Infotainment Factory: Sterlo lauds rule change shaping the finals

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Sunday, 16 September 2018

Sterlo lauds rule change shaping the finals


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Rugby league legend Peter Sterling has praised the rule change that set the scene for one of the most exciting semi-final finishes in recent memory, with one-on-one strips playing a huge part in the climax to a thrilling clash between the Rabbitohs and the Dragons.

While Ben Hunt has copped the headlines for handing the initiative to South Sydney by ill-advisedly running the ball rather than kicking when the game was on a knife's edge, Sterling marvelled at the initiative of Tyson Frizell and Cameron Murray for flipping the momentum with huge defensive plays.

Neither Frizell or Murray's brilliant one-on-one strips would have been legal in recent years because both happened at the end of tackles that involved more than one defender.

However, when their teammates slipped off and the tackles became one-on-one, the quick thinking pair pounced to get their sides the ball back in moments Sterling described as "fantastic".

"Scrums aren't a contest anymore. You used to be able to rake for the football as marker, you can't do that anymore," Sterling told Wide World of Sports for Sterlo's Wrap.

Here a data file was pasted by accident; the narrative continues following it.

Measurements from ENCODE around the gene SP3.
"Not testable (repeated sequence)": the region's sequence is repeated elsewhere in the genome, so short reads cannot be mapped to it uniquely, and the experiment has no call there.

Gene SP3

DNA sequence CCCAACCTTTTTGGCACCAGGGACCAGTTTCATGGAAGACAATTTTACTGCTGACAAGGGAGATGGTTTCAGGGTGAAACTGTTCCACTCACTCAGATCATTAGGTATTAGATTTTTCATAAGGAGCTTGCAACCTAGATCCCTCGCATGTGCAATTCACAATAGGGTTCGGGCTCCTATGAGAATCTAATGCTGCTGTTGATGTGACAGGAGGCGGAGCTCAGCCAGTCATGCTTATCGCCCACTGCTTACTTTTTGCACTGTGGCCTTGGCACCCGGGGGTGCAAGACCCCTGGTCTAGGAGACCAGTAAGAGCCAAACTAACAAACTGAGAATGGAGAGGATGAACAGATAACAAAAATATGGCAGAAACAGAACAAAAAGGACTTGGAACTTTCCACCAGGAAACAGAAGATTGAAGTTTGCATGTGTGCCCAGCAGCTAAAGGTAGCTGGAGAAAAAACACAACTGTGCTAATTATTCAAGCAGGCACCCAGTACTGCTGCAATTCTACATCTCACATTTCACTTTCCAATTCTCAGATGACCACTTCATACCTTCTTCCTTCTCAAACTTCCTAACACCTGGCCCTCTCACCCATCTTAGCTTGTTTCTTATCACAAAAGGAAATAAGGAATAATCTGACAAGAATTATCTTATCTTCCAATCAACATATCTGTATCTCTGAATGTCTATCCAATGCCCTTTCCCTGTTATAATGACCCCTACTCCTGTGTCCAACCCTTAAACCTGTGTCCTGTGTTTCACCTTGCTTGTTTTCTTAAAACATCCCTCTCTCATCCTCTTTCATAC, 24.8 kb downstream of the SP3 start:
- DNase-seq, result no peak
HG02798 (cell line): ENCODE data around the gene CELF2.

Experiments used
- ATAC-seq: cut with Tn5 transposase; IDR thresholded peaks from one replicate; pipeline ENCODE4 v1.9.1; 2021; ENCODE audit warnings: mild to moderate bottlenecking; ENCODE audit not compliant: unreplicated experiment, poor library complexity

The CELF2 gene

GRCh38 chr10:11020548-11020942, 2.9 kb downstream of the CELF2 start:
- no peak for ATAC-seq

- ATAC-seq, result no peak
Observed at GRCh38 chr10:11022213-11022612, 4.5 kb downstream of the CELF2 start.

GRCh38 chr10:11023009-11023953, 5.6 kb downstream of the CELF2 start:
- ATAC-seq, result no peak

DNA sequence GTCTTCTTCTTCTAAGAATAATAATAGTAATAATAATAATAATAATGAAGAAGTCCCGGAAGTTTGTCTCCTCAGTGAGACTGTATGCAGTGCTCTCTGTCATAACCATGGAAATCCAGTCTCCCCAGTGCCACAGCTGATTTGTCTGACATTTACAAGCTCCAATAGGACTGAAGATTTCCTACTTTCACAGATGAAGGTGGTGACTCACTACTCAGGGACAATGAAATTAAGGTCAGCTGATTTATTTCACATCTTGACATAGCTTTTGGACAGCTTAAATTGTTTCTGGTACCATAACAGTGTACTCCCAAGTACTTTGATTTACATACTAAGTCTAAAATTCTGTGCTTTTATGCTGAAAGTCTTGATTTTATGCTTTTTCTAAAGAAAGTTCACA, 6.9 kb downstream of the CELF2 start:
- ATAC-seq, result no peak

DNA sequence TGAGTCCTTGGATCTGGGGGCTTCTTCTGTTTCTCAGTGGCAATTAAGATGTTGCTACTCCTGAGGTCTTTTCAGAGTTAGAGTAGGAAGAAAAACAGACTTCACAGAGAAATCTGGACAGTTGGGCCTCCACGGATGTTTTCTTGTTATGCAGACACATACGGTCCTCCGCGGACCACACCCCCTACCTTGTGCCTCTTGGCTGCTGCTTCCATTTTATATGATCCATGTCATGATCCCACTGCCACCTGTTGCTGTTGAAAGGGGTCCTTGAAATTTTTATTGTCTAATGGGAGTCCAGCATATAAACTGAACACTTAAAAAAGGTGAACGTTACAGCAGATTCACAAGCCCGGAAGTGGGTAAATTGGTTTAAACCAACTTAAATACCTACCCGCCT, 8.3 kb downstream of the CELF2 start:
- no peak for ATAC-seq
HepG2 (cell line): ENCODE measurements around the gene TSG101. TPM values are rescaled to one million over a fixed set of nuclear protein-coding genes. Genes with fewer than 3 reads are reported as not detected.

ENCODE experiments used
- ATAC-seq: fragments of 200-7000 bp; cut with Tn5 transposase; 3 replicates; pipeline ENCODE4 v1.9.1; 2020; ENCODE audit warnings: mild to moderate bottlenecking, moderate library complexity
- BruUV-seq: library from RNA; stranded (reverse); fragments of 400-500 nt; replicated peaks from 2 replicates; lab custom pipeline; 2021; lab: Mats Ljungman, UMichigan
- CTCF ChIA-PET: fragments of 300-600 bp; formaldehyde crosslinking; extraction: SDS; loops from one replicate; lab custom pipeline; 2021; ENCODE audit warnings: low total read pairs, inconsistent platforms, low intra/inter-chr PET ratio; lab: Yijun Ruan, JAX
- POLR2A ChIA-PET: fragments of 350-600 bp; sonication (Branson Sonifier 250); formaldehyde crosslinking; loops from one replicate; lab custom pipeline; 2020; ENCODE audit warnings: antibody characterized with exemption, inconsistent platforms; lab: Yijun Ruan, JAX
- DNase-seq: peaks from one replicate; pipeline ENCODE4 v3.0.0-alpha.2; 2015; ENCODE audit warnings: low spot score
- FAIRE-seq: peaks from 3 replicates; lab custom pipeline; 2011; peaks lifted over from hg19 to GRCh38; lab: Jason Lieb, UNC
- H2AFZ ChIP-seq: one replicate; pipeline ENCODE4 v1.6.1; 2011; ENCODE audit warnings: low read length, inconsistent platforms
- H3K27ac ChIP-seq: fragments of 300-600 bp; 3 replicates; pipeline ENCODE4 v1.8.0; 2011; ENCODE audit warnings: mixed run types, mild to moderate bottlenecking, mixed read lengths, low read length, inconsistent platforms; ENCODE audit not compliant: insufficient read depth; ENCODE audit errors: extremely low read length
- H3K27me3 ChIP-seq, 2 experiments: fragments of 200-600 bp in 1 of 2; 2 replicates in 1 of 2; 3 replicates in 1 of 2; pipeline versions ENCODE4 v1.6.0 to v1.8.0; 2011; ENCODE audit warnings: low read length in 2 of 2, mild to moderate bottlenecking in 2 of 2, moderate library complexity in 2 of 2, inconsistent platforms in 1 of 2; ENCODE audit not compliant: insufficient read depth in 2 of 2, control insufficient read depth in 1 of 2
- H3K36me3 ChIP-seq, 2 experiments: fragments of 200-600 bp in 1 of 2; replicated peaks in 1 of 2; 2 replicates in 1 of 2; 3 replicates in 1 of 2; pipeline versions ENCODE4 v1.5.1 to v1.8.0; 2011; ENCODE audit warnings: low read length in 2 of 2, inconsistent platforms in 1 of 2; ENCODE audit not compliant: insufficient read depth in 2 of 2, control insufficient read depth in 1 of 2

"So the one-on-one strip was quite an important one in our game in regards to being able to get the football back because a lot of those opportunities had disappeared.

"So to see two at key moments of this game was fantastic and on the back of that points were scored. And the play from Murray was huge especially."

Hunt under scrutiny over final play

At just 20 Murray is already considered a representative player of the future and his ability to impact a big game at a crucial time backed that assertion.

However, it equally could have been a Herculean performance from Frizell that made the difference if not for a sliding doors moment when Hunt took the ball at second receiver with the game poised at 12-all with one minute to play.

As he watched the play unfold live, Sterling considered it "dumb" but having heard from Hunt about his decision making process, the legendary halfback toned back his criticism and analysed how the play could have panned out in the Dragons' favour.

"Now the folly of this play, and the coach knows this full well, is that they went short to Kurt Mann, who had traffic in front of him straight away," Sterling said.

"Now I said on The Sunday Footy Show, if Ben had have gone to Tim Lafai with the wide ball you can see the centre and the winger are in good space there.

"So if he goes to Lafai he can go down another 20 or 30 metres before he gets to the winger who's dropped back for the kick and then sum up the situation, maybe there's support on the inside, maybe there's still an overlap on his outside man, if there's not then Lafai kicks the football and gets the ball down the other end of the field.

"But if St George Illawarra don't score on that play, what had to happen was that South Sydney get the ball close to their own line and have to go the length of the field and might not have got into position to kick a field-goal in that last minute."